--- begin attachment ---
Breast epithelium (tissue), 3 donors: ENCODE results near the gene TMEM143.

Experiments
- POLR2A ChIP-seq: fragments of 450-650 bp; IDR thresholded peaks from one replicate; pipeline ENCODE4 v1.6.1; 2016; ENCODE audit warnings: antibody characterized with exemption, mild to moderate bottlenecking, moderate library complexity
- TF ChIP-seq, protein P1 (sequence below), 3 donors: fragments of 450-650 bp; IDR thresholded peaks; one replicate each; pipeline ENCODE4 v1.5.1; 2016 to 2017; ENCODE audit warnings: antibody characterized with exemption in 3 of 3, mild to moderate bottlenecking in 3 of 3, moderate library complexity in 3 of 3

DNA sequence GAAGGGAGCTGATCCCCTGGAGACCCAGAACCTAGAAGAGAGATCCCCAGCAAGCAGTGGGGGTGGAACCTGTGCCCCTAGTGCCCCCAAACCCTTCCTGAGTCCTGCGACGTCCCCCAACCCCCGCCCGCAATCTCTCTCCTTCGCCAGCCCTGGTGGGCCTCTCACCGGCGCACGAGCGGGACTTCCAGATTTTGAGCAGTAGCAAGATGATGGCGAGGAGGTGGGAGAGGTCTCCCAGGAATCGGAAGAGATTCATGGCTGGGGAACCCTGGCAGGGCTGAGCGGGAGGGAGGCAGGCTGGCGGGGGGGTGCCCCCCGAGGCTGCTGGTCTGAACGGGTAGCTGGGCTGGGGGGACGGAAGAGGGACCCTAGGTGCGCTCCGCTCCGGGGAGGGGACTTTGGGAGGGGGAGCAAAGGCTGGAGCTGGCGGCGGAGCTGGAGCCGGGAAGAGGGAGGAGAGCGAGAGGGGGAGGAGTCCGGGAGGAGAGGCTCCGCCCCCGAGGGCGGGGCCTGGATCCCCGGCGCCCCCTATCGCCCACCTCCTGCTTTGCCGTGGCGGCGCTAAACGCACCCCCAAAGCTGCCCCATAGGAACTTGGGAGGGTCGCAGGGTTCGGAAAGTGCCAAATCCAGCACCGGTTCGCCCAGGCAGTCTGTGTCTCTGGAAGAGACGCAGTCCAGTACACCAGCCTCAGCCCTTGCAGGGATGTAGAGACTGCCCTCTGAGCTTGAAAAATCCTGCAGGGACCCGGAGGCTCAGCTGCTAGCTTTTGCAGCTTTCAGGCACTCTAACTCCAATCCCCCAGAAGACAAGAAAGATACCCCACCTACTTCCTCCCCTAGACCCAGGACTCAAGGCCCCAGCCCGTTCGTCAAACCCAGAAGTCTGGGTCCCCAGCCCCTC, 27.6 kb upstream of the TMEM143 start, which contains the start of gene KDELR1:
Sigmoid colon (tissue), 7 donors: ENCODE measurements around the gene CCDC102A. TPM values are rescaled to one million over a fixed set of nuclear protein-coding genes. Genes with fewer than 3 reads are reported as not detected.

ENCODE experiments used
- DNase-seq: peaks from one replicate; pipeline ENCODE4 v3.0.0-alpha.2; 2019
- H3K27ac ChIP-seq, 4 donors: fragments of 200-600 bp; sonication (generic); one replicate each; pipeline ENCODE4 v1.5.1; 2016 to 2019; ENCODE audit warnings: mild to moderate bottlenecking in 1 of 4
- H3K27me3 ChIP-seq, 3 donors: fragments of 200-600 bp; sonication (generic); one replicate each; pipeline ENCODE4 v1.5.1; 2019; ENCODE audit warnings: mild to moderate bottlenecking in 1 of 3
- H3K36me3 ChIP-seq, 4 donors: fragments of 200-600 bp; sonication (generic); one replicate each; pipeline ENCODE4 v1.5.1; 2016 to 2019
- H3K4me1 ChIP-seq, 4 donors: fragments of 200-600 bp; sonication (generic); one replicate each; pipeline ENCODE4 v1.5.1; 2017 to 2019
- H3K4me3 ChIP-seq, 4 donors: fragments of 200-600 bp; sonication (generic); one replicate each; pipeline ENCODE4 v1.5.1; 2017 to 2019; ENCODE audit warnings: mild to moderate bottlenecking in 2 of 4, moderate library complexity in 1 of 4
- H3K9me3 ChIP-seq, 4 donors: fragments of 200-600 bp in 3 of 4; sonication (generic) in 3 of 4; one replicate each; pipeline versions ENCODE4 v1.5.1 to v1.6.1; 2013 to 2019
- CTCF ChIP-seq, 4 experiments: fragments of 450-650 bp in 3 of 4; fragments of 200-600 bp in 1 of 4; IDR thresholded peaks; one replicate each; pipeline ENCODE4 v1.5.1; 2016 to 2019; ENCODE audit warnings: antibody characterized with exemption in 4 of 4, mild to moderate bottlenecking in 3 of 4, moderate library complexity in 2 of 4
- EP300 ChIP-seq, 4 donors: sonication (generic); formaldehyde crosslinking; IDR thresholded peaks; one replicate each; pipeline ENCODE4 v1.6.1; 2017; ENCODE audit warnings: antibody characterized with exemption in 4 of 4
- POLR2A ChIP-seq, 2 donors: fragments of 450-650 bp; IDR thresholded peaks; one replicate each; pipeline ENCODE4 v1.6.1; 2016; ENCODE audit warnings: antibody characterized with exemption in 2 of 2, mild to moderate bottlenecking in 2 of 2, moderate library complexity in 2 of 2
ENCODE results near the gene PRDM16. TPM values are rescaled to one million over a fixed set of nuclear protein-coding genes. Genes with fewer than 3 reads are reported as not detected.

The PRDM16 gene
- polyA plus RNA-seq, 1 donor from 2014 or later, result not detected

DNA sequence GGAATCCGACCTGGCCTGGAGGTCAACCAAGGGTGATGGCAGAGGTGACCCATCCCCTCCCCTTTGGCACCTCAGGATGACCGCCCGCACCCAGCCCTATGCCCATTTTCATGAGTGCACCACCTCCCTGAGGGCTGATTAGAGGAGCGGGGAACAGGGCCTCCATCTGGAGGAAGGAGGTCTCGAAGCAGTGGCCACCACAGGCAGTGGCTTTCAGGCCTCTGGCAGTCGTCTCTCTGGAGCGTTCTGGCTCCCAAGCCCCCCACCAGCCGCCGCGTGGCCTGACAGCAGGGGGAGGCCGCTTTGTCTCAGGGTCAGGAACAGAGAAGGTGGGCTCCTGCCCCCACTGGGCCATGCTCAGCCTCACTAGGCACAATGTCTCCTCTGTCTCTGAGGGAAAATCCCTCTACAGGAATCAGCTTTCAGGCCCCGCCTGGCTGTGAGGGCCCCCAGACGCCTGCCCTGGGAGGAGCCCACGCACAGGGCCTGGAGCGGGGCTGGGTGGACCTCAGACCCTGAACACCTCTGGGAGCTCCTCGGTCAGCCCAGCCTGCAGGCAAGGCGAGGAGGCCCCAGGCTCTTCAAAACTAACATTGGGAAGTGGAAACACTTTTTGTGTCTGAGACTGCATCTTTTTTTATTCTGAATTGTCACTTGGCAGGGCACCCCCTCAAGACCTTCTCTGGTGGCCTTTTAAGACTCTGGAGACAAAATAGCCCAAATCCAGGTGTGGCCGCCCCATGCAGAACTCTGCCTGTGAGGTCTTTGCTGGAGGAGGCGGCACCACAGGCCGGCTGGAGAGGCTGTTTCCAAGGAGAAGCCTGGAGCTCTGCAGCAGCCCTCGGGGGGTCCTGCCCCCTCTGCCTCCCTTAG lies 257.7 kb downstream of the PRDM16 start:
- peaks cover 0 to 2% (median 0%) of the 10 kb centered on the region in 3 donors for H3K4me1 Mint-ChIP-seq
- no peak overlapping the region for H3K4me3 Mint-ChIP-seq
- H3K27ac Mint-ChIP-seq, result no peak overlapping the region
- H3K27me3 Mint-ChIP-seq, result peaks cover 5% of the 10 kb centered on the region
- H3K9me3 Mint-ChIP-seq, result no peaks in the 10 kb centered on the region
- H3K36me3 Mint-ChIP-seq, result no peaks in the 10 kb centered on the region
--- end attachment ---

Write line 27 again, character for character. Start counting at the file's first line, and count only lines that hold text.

- H3K36me3 Mint-ChIP-seq, result no peaks in the 10 kb centered on the region